It’s the holiday season, a time for good will toward men, so let’s not laugh at the notion that the city of York, Pa., actually had its own poet laureate.
No, let us instead debate whether the poet laureate of York, Pa., 86-year-old Gerry Meisenhelder, chose the right Bob Dylan song to be the soundtrack for his passing, which took place on the day after Christmas at York Hospital after a battle with leukemia.
According to an article in the York Daily Record, Mr. Meisenhelder, as he lay dying, dictated one last poem to his grandson — as Dylan’s “Knocking on Heaven’s Door” played in the background.
Sorry. I feel sorry that York, Pa.’s poet laureate has moved on to the Great Literary Salon in the Sky. But his choice of Dylan songs was rather trite.
How about these titles? “Are You Ready?” “Dead Man, Dead Man.” “Death Is Not the End.” “Dirge.” “Desolation Row.” “Going, Going, Gone.” “In My Time of Dyin’.” “See That My Grave is Kept Clean.”
I could go on, but I won’t, except to say that my choice would be “I Shall Be Released.” To wit:
I see my light come shining
From the west unto the east.
Any day now, any day now,
I shall be released.
Now that would be a lovely Dylan song to have echoing in my ears as I head to the highlands, as I rage against the dying of the light, as I travel beyond the horizon, when it comes time to say my restless farewell.
Why does it make me just a bit melancholy to read that the old Mulford Gardens public-housing projects in Yonkers, N.Y, is finally being demolished? Because I grew up in Yonkers. And because I lived in the Mulford Gardens complex with my parents and my sister — we moved there when I was four years old and left when I was eight, apparently because my young father’s income had passed some maximum threshhold that made him no longer eligible to live in public housing.
You would think that was a good thing, and I suppose it was. We moved to an apartment in Nodine Hill section of the city, in the shadow of the city’s landmark water tower, to a neighborhood that was then largely Ukrainian, Russian, Czech and Polish with a considerable number of Italians who had spilled over from the adjacent Park Hill neighborhood.
We lived on Nodine Hill until I was about thirteen years old, when my parents bought their own house in solidly middle-class/working class neighborhood called Bryn Mawr about midway between the Saw Mill River Parkway — which serves as Yonkers’ “tracks” to live on the other side of, which became a focus of much sorrow and strife about ten years later, when the city was torn apart by battles over housing and school desegregation).
So what is it about the demolition of Mulford Gardens that makes me melancholy? It’s nostalgia, I suppose. The place as actually kind of nice when we lived there. The units were three-story brick buildings (with a ground-floor basement) with four, five or six units to a building — for instance, the block we lived in began with 10 Mulford Gardens and ended with 13 Mulford Gardens; we lived on the third floor of unit 12; there were seven apartments per unit (two on each floor, and one on the basement level). Mind you, it wasn’t luxurious. The walls — the interior walls — were painted cinderblock. The stairways in the halls were made of steel. Our apartment was small — four small rooms (kitchen, living room, two bedrooms, bathroom). But outside each unit people had flower gardens. There was a park, Grant Park, nearby. It was a 10-minute walk away from Getty Square, the old downtown commercial district.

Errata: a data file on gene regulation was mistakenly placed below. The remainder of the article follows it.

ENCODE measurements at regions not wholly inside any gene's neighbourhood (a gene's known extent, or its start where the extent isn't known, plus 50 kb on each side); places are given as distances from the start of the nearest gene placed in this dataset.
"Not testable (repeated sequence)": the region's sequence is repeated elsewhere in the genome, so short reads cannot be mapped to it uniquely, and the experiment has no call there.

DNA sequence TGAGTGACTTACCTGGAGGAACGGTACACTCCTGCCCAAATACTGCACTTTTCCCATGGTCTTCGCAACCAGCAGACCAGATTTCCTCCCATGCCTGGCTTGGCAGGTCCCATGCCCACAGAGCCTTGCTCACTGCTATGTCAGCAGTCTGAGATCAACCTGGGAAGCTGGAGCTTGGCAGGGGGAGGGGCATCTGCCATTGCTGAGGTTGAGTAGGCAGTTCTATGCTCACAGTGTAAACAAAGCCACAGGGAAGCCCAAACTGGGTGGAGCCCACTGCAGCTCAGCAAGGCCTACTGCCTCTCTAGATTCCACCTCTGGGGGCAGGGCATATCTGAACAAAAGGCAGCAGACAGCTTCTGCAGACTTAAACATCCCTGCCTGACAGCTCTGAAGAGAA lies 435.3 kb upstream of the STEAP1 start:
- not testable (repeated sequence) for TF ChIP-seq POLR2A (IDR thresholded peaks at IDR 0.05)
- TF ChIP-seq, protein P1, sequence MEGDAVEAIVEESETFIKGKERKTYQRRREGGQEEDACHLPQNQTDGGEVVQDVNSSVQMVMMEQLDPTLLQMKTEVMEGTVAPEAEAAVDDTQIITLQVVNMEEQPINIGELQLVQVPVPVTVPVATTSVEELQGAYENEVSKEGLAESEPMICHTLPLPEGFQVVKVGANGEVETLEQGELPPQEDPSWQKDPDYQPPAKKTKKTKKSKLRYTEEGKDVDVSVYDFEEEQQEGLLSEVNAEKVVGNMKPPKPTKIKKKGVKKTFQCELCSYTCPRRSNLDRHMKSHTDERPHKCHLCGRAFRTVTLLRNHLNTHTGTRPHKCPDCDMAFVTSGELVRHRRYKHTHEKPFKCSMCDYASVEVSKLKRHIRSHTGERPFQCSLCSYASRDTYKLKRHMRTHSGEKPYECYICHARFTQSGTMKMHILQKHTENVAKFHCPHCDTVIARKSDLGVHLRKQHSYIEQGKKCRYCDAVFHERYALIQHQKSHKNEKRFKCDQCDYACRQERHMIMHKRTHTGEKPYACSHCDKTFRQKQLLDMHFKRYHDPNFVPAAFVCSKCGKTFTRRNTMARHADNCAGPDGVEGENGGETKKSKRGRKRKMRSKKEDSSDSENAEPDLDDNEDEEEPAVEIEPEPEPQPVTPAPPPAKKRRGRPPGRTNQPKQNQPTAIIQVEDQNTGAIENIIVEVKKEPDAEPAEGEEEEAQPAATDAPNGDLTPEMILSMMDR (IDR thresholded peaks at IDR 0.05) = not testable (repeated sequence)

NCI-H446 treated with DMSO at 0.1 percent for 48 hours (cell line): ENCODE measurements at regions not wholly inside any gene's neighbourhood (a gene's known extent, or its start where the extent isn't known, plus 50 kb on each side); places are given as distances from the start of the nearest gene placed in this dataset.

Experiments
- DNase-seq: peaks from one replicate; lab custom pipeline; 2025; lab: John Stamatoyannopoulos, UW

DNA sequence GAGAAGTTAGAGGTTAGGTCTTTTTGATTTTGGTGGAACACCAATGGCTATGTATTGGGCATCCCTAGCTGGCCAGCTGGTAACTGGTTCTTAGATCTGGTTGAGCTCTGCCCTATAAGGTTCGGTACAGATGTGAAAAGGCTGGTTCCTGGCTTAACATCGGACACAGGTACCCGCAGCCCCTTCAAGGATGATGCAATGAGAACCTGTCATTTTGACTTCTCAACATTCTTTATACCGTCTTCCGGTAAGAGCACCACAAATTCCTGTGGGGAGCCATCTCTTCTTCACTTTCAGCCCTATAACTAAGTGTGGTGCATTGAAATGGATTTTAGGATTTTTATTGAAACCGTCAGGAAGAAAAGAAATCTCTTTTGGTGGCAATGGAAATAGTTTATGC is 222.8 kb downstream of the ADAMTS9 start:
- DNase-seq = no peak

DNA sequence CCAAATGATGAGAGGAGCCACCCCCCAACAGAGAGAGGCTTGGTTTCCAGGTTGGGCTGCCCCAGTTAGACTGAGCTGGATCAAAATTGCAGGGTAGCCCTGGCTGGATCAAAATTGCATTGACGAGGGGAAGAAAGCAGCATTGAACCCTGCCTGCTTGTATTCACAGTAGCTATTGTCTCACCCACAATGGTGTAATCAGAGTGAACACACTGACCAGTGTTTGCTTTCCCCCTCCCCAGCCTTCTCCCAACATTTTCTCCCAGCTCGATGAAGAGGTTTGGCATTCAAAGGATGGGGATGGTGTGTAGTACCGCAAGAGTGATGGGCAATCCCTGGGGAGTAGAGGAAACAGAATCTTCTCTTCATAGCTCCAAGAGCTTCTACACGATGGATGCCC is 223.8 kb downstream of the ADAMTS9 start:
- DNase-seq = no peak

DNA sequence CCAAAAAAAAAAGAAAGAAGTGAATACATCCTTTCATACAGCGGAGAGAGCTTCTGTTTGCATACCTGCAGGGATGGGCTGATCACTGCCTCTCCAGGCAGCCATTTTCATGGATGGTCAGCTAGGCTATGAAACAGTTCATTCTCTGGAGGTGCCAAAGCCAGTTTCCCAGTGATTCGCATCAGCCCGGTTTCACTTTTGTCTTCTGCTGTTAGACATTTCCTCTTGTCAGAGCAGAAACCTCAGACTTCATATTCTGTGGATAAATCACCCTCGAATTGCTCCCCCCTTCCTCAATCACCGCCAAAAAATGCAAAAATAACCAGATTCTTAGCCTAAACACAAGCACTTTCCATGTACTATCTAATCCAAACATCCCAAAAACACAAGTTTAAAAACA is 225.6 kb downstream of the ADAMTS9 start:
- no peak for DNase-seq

And, best of all, and I can remember this so clearly even though I was so young — the apartment building we lived in was high atop Seminary Hill, at the very highest section of Mulford Gardens, which had hundreds of apartments spread over the hillside, and from our kitchen window I could see the vast sweep of the crowded city of Yonkers spread out before me. I could see the cupola of St. Joseph’s Seminary to the east. I could see straight ahead the water tower at the peak of Nodine Hill, I could see church spires all over the city, and apartment buildings and small houses crowded together on the hills and in the ravines of the city. To my right, looking west, I could see the distant Palisades cliffs along the Hudson, and (as my mother remembered last night when we spoke about the old days at Mulford Gardens), I was a precocious, observant little boy, and I would sit at the window, looking out at the lights all over the city, and I’d point out that in the distance, to the south, there was the Empire State Building, and there, those flickering, glittering lights strung out in a row, that was the George Washington Bridge!